Virginia State Flower - American Dogwood

The flowering dogwood makes a beautiful, ornamental landscape tree.

The flowering dogwood makes a beautiful, ornamental landscape tree.

The American dogwood has been the state flower of Virginia since 1918. It is both the official state flower and the state tree, defeating the Virginia creeper for state flower. In the past, tannins in the bark of the dogwood were used as coloring in red inks and dyes. The wood of the tree is quite durable and has been used for making tool handles, butcher’s blocks and wooden mallets. Dogwood trees are also popular ornamental trees for landscaping.

Names

Cornus florida is the scientific name for the American dogwood. The tree is sometimes known as the Indian arrow-wood, false boxwood or cornelian tree, although these names are not often in use today. Most times people simply refer to the tree as the flowering dogwood. Like other state trees, the American dogwood is native to the state it represents.

Native Areas

The American dogwood is generally native to the east coast of North America. However, the trees grow in other regions of the United States and Canada. In the U.S., the dogwood is found in Virginia, eastern Kansas, southern Maine, northern Florida, Missouri and eastern Texas. The tree also grows in southern Ontario in Canada and in a few eastern areas of Mexico.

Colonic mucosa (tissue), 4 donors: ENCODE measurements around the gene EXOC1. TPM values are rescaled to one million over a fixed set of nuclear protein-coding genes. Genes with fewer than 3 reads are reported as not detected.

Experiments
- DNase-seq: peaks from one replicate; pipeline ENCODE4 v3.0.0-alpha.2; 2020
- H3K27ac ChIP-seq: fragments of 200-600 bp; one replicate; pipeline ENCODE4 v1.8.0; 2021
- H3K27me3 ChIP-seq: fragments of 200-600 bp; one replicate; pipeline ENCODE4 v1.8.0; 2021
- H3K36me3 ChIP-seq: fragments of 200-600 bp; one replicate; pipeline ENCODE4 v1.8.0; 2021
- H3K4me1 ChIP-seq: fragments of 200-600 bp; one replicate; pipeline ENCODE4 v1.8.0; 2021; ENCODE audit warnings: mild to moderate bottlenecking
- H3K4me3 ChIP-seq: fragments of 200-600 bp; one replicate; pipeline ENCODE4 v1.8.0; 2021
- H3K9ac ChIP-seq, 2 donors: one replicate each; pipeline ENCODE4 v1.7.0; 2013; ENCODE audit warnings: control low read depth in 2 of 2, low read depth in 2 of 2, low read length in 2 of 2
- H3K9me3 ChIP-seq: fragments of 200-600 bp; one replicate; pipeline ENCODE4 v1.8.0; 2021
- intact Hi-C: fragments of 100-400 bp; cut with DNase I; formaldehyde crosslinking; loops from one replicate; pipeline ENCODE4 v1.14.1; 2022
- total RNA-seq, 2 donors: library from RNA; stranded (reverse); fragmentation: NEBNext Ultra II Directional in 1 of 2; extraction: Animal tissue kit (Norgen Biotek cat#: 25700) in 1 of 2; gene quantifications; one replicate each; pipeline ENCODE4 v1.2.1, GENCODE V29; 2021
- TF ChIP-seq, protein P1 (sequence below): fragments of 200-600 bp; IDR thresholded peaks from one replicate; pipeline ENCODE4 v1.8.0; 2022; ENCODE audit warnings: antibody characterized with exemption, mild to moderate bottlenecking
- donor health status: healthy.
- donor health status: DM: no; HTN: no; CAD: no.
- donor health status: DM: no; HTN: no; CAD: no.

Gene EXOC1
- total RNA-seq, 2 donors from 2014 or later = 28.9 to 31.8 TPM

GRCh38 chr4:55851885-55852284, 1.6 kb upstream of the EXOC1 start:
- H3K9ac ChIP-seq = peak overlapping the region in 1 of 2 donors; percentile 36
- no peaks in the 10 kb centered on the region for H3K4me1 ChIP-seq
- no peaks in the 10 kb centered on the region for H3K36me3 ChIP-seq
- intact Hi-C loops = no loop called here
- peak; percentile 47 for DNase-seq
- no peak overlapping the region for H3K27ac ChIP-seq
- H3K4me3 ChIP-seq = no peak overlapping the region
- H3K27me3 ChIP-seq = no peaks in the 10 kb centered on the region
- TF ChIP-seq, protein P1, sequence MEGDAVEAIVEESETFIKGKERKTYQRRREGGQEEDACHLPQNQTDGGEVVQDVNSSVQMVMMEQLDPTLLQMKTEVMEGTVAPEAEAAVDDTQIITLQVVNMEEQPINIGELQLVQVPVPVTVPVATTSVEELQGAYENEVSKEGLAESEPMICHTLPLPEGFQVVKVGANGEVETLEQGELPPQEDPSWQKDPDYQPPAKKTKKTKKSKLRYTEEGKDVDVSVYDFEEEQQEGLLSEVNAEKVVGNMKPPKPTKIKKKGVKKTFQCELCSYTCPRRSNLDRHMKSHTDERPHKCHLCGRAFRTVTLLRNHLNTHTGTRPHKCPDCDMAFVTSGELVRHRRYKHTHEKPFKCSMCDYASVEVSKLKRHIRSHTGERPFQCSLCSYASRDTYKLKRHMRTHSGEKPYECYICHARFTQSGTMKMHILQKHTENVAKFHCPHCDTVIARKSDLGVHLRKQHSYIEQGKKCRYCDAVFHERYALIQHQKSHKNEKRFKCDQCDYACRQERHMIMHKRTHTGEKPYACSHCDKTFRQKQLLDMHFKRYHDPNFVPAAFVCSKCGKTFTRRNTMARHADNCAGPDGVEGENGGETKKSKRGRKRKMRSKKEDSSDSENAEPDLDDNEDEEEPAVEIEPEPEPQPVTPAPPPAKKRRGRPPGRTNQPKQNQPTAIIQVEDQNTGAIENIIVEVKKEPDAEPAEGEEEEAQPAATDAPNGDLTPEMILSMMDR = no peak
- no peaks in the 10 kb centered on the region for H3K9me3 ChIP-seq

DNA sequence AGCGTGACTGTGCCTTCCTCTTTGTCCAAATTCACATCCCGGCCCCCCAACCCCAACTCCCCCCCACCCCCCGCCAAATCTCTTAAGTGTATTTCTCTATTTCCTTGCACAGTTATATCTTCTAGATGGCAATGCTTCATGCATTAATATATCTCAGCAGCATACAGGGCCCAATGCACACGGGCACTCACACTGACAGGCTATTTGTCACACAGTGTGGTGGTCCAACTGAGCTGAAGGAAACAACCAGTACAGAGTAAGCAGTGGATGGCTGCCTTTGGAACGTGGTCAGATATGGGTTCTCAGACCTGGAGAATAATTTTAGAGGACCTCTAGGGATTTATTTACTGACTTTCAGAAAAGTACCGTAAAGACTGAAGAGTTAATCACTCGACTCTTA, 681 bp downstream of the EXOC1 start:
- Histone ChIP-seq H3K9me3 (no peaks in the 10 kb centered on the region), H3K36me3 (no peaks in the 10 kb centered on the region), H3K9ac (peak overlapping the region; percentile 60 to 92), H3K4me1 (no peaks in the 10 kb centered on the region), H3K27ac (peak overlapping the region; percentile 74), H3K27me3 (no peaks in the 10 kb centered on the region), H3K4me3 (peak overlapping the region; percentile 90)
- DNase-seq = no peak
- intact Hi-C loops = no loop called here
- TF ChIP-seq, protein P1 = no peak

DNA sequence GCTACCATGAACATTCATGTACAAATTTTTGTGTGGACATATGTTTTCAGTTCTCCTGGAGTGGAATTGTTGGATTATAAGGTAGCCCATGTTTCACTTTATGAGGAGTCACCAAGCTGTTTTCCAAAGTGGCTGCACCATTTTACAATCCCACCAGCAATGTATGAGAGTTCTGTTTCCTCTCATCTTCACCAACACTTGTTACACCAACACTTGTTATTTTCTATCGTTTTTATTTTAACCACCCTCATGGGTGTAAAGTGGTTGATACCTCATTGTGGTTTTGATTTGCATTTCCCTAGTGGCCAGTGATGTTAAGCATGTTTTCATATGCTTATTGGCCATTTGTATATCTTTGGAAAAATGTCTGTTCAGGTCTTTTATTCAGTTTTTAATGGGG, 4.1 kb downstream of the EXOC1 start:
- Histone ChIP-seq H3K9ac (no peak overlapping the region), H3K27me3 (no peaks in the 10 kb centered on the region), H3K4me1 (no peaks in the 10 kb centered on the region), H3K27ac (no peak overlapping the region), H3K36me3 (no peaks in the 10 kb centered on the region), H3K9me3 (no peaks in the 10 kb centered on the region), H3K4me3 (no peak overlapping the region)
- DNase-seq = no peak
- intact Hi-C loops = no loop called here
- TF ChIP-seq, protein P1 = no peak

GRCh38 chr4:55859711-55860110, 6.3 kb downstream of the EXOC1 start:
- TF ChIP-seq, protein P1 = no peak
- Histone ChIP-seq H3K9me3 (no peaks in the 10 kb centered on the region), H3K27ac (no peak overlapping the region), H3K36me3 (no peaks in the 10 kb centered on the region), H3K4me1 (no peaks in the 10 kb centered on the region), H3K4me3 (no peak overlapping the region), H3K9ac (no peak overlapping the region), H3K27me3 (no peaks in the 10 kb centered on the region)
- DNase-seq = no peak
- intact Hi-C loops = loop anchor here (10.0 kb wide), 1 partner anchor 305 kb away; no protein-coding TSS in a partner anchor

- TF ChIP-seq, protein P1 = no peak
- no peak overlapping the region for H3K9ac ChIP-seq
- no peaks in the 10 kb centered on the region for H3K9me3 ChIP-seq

Description

The flowers on the American dogwood tree are either white or pink in color. While Virginia's state flower documentation does not indicate what color the flowers must be, American dogwoods that bear white flowers are more common throughout the state. This hard deciduous tree can grow up to 30 feet in height at maturity. Most dogwoods grow between 15 and 20 feet tall. The leaves are oval in shape. The bark of the tree is rough and broken, giving it the appearance of scaly crocodile skin or dry, cracked mud. Notched bracts protect the clusters of tiny, yellow flowers. The bracts are large and showy. Bracts are a type of leaf, but people often mistake them for the petals of the flower.

Blooming Period

Early May is the normal flowering period for the American dogwood. If the weather is unseasonably warm in the northern regions where the tree grows, the flowers can bloom in late April. Likewise, if the weather remains colder, it may be June before the blossoms reach their peak blooming period. In southern areas where the temperatures are typically warmer in the spring, the tree blooms in late March or early April. Small berries, which are shiny and scarlet red in color, grow in clusters on this flowering plant. In autumn, the leaves on the tree turn yellow to deep red.

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